Jennifer Wong earned her doctoral degree in experimental psychology from the University of Montana. Prior to her doctoral degree, she earned a bachelor’s degree in psychology from the University of San Francisco and a master’s degree in psychology from California State University, Sacramento. She is joining the Health and Aging Policy Fellowship through a National Institute on Disability, Independent Living, and Rehabilitation Research funded fellowship in rehabilitation policy research at the University of Washington.
Her previous experience in policy has included work in California on the enrollment of providers in the Medicaid program and the implementation of Medicaid related state and federal regulations. In Montana she was involved in implementing a multifaceted intervention for rural medical patients receiving care in an urban hospital and recovering in rural communities. Through this line of research, she served the Missoula Interagency Treatment Integration and Collaboration which works to increase services and supports in Missoula County. Her current projects include examining differences between community-entry and post-acute home health services among rural Medicare beneficiaries and investigating health care access and barriers in those with long-term physical disabilities. In general, she studies systems-level variables, attributes of the physical environment, and individuals’ characteristics in regards to aging and disability. Topics such as social determinants of health or health-related social needs, health care utilization, successful aging in place, the impact of the built environment, and community participation are of particular interest to her. Jennifer looks forward to gaining experience in social and health policy related to individuals aging into and with disability at the state and federal levels.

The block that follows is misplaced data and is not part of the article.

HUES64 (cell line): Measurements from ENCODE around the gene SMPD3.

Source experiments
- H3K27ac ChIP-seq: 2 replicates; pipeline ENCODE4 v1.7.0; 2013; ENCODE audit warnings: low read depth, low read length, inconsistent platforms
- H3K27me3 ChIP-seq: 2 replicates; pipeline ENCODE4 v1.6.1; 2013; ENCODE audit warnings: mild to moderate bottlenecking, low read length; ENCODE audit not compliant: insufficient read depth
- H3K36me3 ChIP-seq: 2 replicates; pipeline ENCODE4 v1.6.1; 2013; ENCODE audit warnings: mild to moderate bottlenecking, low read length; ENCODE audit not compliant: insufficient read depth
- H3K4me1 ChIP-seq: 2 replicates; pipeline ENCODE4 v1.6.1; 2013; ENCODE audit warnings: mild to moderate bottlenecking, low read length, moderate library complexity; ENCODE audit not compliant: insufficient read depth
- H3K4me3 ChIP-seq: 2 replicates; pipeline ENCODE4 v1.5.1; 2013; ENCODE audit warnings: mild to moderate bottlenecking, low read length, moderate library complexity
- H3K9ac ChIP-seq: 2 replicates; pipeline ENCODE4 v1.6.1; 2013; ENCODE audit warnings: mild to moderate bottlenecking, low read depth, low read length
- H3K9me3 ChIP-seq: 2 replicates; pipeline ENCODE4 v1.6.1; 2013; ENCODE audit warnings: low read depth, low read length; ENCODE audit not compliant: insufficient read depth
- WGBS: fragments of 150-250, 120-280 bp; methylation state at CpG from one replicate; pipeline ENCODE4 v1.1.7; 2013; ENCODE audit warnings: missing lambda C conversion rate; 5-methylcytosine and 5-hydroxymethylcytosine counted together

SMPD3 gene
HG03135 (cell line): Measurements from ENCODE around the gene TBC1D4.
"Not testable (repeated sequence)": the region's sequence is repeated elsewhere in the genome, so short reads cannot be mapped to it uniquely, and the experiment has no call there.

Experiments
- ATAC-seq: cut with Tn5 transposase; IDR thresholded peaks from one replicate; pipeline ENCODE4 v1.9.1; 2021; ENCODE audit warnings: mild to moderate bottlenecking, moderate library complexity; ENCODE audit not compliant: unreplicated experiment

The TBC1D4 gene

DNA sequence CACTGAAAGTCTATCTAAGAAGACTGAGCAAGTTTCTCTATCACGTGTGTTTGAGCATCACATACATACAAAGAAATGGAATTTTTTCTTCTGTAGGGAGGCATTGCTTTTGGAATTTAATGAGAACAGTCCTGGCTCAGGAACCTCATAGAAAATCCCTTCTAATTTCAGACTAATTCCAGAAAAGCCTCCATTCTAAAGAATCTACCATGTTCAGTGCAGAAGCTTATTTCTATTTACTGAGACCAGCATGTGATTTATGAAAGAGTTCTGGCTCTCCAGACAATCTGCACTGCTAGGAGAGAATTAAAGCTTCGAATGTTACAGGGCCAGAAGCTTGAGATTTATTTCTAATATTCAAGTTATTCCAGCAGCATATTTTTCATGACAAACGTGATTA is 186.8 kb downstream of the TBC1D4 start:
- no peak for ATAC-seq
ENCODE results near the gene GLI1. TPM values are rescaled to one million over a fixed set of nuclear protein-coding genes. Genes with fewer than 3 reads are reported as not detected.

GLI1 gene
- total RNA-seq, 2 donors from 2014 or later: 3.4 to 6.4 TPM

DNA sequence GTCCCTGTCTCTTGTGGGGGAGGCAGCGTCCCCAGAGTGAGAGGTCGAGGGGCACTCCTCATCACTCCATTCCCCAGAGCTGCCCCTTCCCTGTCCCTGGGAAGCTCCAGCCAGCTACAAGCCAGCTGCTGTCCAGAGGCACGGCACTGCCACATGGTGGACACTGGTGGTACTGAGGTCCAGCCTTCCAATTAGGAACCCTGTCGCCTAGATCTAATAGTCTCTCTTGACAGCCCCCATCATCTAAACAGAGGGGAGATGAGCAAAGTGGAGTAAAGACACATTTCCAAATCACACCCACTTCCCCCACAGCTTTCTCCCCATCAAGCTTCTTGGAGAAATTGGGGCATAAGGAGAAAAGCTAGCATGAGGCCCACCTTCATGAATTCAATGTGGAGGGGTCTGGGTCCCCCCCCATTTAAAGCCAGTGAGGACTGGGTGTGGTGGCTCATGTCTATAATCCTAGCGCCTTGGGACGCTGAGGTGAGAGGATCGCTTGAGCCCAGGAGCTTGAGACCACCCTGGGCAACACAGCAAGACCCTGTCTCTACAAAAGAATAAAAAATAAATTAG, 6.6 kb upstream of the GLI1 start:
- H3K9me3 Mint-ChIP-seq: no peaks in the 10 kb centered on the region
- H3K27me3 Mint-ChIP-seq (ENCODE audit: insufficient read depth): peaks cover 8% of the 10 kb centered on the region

Why I Applied to be a Fellow
"America is aging rapidly. I am passionate about ensuring that our current systems provide quality health care and services to older adults so they may achieve their goals. As individuals age, their risk for experiencing disability increases. I believe that research can help provide evidence for how adults are currently aging with a disability or aging into a disability. However, research is only a part of the effort in how we prepare for our growing aging population. I am fascinated in the mechanisms of how empirical evidence influences policy and how policy influences research, which led me to apply to be a Health and Aging Policy Fellow. I hope my experiences as a fellow support my long-term goals of being a well-versed researcher, a strong advocate for equity and welfare, and contribute to the improvement of health care policy and reform."